Some propose that America take a giant step back in time: “Investors buying shares in college students: Is this the wave of the future? Purdue University thinks so.“, WaPo, 27 November 2015 — Excerpt…

This week, Purdue University took a step toward answering some of those questions by partnering with Vemo Education, a Reston-based financial services firm, to explore the use of income-share agreements, or ISAs, to help students pay for college.

Through its research foundation, the school plans to create ISA funds that its students can tap to pay for tuition, room and board. In return, students would pay a percentage of their earnings after graduation for a set number of years, replenishing the fund for future investments. Purdue is relying on Vemo, along with nonprofits 13th Avenue Funding and the Jain Family Institute, to flesh out the terms.

There’s nothing new about ISAs. Economist Milton Friedman floated the idea in the 1950s, and a handful of Latin American countries use the agreements. Yet they have been slow to catch on in the United States.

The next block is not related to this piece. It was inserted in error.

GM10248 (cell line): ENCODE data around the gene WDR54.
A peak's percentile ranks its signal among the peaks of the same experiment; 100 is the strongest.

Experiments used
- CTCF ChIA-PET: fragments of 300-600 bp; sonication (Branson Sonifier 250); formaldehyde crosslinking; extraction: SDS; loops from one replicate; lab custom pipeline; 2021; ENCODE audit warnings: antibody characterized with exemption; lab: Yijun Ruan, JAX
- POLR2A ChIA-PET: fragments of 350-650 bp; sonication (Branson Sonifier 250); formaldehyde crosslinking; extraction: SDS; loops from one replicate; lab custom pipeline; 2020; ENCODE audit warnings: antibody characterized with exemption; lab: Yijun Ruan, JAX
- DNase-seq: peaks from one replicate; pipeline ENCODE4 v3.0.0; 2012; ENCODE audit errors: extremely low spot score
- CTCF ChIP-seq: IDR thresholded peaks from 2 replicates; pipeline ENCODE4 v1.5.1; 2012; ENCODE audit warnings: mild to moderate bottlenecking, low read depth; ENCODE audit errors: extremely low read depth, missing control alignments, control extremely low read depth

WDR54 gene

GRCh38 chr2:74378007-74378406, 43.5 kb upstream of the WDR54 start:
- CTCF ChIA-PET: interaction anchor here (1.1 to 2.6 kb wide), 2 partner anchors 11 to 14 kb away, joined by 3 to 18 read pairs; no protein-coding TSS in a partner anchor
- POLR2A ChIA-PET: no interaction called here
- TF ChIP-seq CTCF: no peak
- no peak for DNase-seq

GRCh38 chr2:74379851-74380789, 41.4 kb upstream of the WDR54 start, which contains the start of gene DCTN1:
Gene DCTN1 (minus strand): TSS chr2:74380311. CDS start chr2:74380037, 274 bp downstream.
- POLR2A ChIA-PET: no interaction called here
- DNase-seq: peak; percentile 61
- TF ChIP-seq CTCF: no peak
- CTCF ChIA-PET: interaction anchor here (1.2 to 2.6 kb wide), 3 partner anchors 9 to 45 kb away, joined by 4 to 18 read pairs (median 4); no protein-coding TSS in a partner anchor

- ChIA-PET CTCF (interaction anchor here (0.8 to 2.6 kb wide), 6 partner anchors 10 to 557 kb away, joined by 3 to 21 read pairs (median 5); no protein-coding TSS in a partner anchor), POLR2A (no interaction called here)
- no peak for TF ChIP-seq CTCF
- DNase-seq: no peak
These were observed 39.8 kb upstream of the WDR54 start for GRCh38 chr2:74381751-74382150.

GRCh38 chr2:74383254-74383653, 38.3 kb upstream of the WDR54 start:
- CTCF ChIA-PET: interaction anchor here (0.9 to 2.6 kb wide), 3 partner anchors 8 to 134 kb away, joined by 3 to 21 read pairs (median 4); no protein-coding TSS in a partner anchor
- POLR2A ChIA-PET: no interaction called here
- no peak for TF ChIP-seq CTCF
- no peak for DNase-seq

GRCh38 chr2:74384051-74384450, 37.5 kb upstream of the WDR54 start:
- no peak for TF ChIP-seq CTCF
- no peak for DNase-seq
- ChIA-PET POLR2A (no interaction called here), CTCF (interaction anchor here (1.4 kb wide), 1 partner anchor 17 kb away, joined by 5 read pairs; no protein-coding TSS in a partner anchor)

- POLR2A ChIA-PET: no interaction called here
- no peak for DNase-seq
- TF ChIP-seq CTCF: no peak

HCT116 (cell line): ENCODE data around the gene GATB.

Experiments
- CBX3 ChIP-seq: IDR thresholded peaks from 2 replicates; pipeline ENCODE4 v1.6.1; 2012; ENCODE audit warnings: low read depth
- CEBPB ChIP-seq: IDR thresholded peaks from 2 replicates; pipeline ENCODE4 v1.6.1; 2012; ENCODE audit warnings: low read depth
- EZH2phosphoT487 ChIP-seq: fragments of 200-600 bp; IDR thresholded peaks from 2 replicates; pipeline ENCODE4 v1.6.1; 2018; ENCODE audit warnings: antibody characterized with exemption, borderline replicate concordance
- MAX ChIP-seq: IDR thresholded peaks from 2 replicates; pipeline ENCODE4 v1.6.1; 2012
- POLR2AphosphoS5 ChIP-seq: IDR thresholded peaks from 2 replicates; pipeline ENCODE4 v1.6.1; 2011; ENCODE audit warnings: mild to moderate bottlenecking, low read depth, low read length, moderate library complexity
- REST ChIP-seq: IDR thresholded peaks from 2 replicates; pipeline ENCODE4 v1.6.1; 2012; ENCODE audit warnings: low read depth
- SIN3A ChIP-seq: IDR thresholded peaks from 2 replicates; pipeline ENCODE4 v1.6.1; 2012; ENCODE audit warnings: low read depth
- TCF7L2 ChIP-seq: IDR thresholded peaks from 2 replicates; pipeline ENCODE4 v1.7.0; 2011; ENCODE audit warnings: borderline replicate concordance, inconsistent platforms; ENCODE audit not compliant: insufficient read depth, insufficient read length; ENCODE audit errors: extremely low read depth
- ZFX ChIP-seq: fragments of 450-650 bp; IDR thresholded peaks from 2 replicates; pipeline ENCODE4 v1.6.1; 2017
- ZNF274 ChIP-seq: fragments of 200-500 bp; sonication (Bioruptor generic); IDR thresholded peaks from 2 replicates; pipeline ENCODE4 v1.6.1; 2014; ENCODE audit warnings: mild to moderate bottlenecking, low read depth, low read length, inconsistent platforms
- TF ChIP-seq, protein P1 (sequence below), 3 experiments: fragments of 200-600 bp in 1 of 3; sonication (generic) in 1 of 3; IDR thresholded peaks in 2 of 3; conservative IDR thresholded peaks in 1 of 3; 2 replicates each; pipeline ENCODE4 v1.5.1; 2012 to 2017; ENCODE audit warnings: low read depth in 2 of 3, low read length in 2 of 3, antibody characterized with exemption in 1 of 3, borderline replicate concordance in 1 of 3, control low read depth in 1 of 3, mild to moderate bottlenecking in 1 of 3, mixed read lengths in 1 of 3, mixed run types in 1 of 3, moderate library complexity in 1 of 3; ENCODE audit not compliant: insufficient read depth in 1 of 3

American imitating Latin America! That’s got to end well. Alex Tabarrok, a conservative Professor of economics at George Mason U, loves the idea.

In the 1960s and the 1970s the Boomers’ enjoyed low-cost quality college education, while America had strong social mobility and economic growth. Now the Boomers leave an America mired in slow growth, rising inequality, falling social mobility, with students mired in debt after their high-cost low quality education — and are bringing back Indentured servitude.

(5)  Men are “Going Galt”